His unforgettable hat-trick against Italy in Chicago earlier this month then cemented his place as one of the most exciting young talents in the world right now.
THE exploits of the Ireland U-17 team in May’s European Championships provided a glimmer of hope in what was quite a dispiriting year for Irish football. Dubliner Parrott was to the forefront of that campaign, with his performances all the more impressive given that he was a year young for that age group.
The Belvedere product stepped up to deliver for Colin O’Brien’s side at the finals in England, with his dead ball prowess turning heads. In the group stage, he bagged Ireland’s winning goal against Denmark before opening the scoring in the victory over Bosnia that booked a passage to the quarter-finals.
In a controversial game with Holland, his equaliser ensured the game went to penalties where Ireland went out in shocking fashion when goalkeeper Jimmy Corcoran received a second yellow card for encroaching.
Still only 16, Parrott moved to Spurs full-time in the summer and has jumped up another rung of the ladder, inspiring the U-19 team through the first phase of qualifying for next year’s Euros as well as marking his mark for his new club.
Limerick's poise and control under the weight of All-Ireland final pressure resembled that of grizzled veterans and no one summed up their attitude more than Kyle Hayes.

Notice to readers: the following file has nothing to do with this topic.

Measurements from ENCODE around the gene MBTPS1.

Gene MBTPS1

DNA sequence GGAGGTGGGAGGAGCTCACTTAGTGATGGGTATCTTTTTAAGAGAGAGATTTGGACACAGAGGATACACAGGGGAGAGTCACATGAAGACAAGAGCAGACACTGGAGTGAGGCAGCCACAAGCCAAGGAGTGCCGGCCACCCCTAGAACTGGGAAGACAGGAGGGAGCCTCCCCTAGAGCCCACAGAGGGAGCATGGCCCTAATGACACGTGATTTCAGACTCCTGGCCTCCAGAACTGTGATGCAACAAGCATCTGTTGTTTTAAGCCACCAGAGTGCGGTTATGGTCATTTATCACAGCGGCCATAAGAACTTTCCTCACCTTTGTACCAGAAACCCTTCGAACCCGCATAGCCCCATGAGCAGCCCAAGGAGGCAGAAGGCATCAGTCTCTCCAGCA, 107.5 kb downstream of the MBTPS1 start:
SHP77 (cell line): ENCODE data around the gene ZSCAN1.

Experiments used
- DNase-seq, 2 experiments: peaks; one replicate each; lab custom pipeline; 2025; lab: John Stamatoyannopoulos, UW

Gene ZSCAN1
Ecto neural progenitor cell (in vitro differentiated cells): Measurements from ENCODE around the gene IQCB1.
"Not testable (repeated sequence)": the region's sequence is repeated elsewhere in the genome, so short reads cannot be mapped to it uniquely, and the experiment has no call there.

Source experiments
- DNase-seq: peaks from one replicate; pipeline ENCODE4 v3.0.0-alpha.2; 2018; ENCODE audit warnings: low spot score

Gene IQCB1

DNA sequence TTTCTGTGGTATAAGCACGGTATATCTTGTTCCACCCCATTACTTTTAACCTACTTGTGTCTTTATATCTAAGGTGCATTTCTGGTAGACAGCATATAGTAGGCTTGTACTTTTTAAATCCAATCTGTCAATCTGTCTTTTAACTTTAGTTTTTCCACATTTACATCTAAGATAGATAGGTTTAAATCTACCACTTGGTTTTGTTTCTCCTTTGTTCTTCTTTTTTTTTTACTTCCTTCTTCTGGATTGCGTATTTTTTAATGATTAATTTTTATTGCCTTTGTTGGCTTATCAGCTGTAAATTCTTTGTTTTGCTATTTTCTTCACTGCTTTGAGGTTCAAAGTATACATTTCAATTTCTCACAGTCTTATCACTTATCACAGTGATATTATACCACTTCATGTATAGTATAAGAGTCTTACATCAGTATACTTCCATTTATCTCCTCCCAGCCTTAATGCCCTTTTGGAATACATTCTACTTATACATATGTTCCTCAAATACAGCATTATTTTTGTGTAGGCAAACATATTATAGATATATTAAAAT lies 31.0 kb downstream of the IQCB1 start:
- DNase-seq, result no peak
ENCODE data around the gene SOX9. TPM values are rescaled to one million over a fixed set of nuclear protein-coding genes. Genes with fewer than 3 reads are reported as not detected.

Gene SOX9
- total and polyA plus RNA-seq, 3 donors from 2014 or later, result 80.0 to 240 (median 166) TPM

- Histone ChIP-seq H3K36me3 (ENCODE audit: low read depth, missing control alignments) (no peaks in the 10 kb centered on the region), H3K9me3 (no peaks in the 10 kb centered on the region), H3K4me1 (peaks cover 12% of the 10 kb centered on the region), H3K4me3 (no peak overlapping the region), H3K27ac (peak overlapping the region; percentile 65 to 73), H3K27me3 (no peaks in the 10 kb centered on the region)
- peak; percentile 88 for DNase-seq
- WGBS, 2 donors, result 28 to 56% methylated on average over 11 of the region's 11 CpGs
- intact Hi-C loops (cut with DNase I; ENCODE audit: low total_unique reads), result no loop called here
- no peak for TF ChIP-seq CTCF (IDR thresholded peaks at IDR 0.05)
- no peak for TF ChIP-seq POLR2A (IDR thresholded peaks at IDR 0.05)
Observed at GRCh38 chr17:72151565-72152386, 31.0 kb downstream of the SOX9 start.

The 20-year-old embraced the big occasion and four exquisite points from play helped him collect man of the match in his first All-Ireland senior final appearance.
It capped a remarkable year for the Treaty centre-forward who also went on to claim Young Hurler of the Year, not bad for a rookie who played in the 2016 All-Ireland minor final.
The Kildimo-Pallaskenry ace helped to transform the Treaty attack from centre-forward and was a vital cog in John Kiely's side as they also earned promotion from Division 1B in the League.
As with most modern-day No 11s, he adopts a deeper role to regularly assist his defence while also being an effective weapon under puck-outs and a brilliant score taker.
Hayes makes use of his enthusiasm and energy while he is a brilliant ball-carrier and distributor into attack. His importance to Limerick defies his tender years and no doubt he will continue to be an important player for the Treaty for many years to come.
The Irish Flat season was barely a couple of weeks old and Donnacha O'Brien was still a teenager when he landed his first Classic success aboard Saxon Warrior for his father Aidan in the English 2,000 Guineas at Newmarket.
The following month he quickly doubled his tally when claiming the Epsom Oaks with a commanding display on Forever Together – again for his dad – before taking his first Irish Classic on Latrobe at the end of June.
That success was made all the sweeter as his older brother Joseph was the victorious trainer as the younger O'Briens got one up on their Dad to carry on the family's racing dynasty on a famous day at the Curragh.
Donnacha reached yet another landmark when hitting 100 winners in a season for the first time at Dundalk in September on his way to becoming 2018 champion Flat jockey with 29 winners to spare over last year’s victor Colin Keane.
The 20-year-old finished the season with 111 winners on the domestic front and continues to show nerves of steel in the saddle despite riding some of the world's most valuable horses in the world's richest contests.